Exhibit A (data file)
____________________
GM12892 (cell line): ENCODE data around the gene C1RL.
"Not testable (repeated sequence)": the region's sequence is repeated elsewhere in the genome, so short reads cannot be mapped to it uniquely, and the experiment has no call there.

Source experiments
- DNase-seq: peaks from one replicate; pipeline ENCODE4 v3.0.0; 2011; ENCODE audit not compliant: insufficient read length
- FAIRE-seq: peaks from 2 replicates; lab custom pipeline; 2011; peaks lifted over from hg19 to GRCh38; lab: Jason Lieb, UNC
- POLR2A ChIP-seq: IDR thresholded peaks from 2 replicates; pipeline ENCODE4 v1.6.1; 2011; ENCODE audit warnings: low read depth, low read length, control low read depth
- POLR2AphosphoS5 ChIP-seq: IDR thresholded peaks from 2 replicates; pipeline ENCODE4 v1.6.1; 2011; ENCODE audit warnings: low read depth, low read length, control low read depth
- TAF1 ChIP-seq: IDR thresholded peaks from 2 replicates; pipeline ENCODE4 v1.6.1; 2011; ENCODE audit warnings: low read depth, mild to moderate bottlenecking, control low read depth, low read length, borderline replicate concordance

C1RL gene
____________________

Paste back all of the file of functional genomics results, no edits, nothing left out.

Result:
GM12892 (cell line): ENCODE data around the gene C1RL.
"Not testable (repeated sequence)": the region's sequence is repeated elsewhere in the genome, so short reads cannot be mapped to it uniquely, and the experiment has no call there.

Source experiments
- DNase-seq: peaks from one replicate; pipeline ENCODE4 v3.0.0; 2011; ENCODE audit not compliant: insufficient read length
- FAIRE-seq: peaks from 2 replicates; lab custom pipeline; 2011; peaks lifted over from hg19 to GRCh38; lab: Jason Lieb, UNC
- POLR2A ChIP-seq: IDR thresholded peaks from 2 replicates; pipeline ENCODE4 v1.6.1; 2011; ENCODE audit warnings: low read depth, low read length, control low read depth
- POLR2AphosphoS5 ChIP-seq: IDR thresholded peaks from 2 replicates; pipeline ENCODE4 v1.6.1; 2011; ENCODE audit warnings: low read depth, low read length, control low read depth
- TAF1 ChIP-seq: IDR thresholded peaks from 2 replicates; pipeline ENCODE4 v1.6.1; 2011; ENCODE audit warnings: low read depth, mild to moderate bottlenecking, control low read depth, low read length, borderline replicate concordance

C1RL gene